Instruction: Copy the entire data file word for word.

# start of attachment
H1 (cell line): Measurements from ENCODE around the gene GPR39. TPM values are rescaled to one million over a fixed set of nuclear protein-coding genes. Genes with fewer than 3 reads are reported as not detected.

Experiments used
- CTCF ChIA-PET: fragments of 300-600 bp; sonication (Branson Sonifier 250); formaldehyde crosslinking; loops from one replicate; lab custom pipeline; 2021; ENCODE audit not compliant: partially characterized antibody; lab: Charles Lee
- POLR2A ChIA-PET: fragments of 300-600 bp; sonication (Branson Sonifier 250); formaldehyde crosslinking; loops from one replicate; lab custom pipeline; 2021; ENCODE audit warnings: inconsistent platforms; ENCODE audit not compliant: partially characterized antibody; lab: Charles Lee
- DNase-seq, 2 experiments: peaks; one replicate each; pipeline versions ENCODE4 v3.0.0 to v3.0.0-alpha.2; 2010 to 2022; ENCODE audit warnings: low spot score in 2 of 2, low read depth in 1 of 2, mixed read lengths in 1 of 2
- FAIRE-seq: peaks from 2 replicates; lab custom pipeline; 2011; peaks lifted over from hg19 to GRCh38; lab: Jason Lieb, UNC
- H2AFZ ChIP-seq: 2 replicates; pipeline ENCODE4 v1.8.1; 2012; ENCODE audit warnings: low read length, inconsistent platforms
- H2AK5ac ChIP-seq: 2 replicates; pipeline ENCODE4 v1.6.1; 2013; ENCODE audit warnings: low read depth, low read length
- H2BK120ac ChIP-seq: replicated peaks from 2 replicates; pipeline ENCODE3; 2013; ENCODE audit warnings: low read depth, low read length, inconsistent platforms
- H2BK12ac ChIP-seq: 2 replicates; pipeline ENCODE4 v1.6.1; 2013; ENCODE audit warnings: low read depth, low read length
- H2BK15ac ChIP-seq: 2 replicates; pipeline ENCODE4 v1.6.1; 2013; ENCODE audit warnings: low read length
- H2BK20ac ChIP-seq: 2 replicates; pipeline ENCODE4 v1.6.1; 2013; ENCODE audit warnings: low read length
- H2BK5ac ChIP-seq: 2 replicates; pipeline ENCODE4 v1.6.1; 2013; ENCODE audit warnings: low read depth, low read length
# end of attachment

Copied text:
H1 (cell line): Measurements from ENCODE around the gene GPR39. TPM values are rescaled to one million over a fixed set of nuclear protein-coding genes. Genes with fewer than 3 reads are reported as not detected.

Experiments used
- CTCF ChIA-PET: fragments of 300-600 bp; sonication (Branson Sonifier 250); formaldehyde crosslinking; loops from one replicate; lab custom pipeline; 2021; ENCODE audit not compliant: partially characterized antibody; lab: Charles Lee
- POLR2A ChIA-PET: fragments of 300-600 bp; sonication (Branson Sonifier 250); formaldehyde crosslinking; loops from one replicate; lab custom pipeline; 2021; ENCODE audit warnings: inconsistent platforms; ENCODE audit not compliant: partially characterized antibody; lab: Charles Lee
- DNase-seq, 2 experiments: peaks; one replicate each; pipeline versions ENCODE4 v3.0.0 to v3.0.0-alpha.2; 2010 to 2022; ENCODE audit warnings: low spot score in 2 of 2, low read depth in 1 of 2, mixed read lengths in 1 of 2
- FAIRE-seq: peaks from 2 replicates; lab custom pipeline; 2011; peaks lifted over from hg19 to GRCh38; lab: Jason Lieb, UNC
- H2AFZ ChIP-seq: 2 replicates; pipeline ENCODE4 v1.8.1; 2012; ENCODE audit warnings: low read length, inconsistent platforms
- H2AK5ac ChIP-seq: 2 replicates; pipeline ENCODE4 v1.6.1; 2013; ENCODE audit warnings: low read depth, low read length
- H2BK120ac ChIP-seq: replicated peaks from 2 replicates; pipeline ENCODE3; 2013; ENCODE audit warnings: low read depth, low read length, inconsistent platforms
- H2BK12ac ChIP-seq: 2 replicates; pipeline ENCODE4 v1.6.1; 2013; ENCODE audit warnings: low read depth, low read length
- H2BK15ac ChIP-seq: 2 replicates; pipeline ENCODE4 v1.6.1; 2013; ENCODE audit warnings: low read length
- H2BK20ac ChIP-seq: 2 replicates; pipeline ENCODE4 v1.6.1; 2013; ENCODE audit warnings: low read length
- H2BK5ac ChIP-seq: 2 replicates; pipeline ENCODE4 v1.6.1; 2013; ENCODE audit warnings: low read depth, low read length